The Jefferses live in a hybrid house
In her modern kitchen, Sandra Jeffers pulls some greens out of the freezer and begins to cook chicken for a Sunday evening dinner. Seven-year-old Daria hovers nearby. Upstairs in the family's two-floor town house, Mr. Jeffers stetches out on his bed and watches a ballgame. Across the hall, Dominick, a high school junior, naps in his room. It's like Sunday afternoon in any suburb.
But this isn't an ordinary suburb, and the Jefferses are living in a home that is different from most homes. It's not the building itself - it's the form of ownership.
The Jefferses, even with two working parents, could not scrape together enough money to buy a home. And they couldn't afford much more than the $404 a month they paid for their crowded two-bedroom apartment in a complex that was dirty and crime infested. In that home, when Dominick needed some privacy from his sisters he slept on the living room couch.
Now the Jefferses live in mutual housing, a form of cooperative housing patterned after similar projects in Europe. Paying a flat fee of $2,500, the family joined the Mutual Housing Association, a nonprofit organization, and now pays a monthly maintenance fee of $380 for the three-bedroom town house in Baltimore with yard and a back patio. A comparable rental would normally cost as much as $675 a month, says Mrs. Jeffers. Built for a mix of families - 60 percent below the area's median income and the rest not more than 120 percent of that median - mutual housing provides the conveniences of home ownership without the hassles. The Jefferses can live in the house as long as they want, and even pass it on to their children. If they decide to leave, they get their original investment of $2,500 back, plus interest.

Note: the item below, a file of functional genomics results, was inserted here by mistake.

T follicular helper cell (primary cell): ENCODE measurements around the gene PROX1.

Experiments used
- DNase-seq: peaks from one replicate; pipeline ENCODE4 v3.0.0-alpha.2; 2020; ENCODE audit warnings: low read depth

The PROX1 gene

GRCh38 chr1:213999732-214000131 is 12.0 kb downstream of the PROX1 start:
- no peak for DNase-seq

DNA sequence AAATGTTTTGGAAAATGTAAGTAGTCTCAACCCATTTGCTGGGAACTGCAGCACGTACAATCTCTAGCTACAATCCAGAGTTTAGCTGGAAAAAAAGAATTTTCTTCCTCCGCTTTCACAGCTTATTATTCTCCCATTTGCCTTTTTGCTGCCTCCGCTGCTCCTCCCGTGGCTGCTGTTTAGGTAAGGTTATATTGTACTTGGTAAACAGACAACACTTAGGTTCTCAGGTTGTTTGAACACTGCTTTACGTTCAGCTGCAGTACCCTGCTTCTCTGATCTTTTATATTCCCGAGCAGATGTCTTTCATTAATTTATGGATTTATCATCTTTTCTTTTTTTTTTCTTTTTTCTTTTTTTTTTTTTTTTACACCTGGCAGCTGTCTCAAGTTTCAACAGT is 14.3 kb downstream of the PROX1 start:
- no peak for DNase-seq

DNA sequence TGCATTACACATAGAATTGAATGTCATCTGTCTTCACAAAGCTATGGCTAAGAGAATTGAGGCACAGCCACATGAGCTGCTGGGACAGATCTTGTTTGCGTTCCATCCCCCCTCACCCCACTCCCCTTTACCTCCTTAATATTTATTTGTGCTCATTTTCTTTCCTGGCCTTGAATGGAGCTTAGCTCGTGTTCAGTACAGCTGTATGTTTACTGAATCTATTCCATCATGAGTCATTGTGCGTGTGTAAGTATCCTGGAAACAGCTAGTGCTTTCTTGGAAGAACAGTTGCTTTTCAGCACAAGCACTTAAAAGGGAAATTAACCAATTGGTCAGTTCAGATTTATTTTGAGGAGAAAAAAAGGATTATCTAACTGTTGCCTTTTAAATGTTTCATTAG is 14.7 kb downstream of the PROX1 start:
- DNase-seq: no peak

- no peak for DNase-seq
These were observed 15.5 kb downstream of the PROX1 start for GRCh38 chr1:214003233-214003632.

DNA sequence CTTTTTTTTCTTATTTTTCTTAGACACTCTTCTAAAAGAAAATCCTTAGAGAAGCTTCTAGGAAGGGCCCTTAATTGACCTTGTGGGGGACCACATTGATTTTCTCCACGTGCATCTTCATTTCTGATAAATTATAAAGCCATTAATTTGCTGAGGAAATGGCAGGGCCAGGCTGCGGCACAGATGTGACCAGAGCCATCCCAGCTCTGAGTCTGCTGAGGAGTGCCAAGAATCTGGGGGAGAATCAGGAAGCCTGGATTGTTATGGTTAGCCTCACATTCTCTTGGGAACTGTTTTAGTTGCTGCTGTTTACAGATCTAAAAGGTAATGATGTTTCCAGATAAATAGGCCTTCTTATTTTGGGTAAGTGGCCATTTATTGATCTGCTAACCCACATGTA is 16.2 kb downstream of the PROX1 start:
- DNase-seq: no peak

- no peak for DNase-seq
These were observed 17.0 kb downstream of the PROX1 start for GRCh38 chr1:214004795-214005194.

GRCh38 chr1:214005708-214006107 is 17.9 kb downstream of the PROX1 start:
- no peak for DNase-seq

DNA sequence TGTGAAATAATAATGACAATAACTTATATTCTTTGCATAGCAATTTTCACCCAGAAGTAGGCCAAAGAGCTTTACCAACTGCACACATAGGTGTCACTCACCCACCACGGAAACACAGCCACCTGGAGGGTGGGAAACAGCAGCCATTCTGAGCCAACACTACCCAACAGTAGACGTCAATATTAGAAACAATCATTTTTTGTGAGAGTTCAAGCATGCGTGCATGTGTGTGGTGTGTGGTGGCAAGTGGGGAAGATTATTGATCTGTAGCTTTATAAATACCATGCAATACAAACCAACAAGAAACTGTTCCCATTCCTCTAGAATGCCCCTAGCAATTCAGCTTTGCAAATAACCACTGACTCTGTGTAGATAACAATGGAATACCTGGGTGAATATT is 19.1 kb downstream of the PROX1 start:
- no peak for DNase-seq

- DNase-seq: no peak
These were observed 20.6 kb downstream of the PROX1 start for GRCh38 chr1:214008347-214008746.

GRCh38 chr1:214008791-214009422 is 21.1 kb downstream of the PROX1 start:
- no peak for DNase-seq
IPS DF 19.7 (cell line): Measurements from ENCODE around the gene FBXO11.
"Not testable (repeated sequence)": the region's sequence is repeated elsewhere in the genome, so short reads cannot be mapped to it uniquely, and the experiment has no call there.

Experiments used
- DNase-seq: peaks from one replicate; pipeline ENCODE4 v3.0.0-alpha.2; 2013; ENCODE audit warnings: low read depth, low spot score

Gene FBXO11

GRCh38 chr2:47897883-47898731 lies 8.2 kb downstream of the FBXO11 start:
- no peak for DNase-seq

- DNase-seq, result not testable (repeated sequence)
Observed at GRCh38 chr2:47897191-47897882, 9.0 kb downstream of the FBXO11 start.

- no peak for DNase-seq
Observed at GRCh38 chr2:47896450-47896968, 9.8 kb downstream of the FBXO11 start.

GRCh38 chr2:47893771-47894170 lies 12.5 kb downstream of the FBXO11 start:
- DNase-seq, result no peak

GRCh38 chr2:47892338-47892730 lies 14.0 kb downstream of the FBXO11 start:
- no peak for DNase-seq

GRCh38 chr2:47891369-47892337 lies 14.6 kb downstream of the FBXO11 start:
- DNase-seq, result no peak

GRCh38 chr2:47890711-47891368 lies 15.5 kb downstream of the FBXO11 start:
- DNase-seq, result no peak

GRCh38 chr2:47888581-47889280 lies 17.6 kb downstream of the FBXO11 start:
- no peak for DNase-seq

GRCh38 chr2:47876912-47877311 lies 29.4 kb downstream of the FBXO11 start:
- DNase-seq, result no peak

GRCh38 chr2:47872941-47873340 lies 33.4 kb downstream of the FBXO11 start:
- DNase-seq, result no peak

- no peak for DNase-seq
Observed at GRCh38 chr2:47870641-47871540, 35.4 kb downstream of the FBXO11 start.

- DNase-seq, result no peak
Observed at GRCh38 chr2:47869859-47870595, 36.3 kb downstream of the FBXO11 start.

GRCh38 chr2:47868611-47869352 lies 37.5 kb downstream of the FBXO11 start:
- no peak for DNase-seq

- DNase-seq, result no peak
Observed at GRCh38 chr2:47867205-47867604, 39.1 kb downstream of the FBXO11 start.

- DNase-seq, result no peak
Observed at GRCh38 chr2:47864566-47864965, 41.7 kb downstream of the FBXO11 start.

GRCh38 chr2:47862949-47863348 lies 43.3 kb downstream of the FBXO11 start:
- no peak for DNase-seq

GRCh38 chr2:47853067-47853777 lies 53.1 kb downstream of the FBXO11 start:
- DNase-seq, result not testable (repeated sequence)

The children are much happier in the new home. Dominick, a high school junior, has a room of his own for the first time.
Mrs. Jeffers says her two older children don't go out as much, in part because they have more privacy now.
``It's different than the other place because it's beautiful,'' says Daria.
There are downsides. Cars sometimes hot rod through the quiet streets. There has been some crime so tenants recently banded together to get protective - if decorative - window grills.
But Mrs. Jeffers is happy to be raising her family here.``I'm proud of this home,'' she says.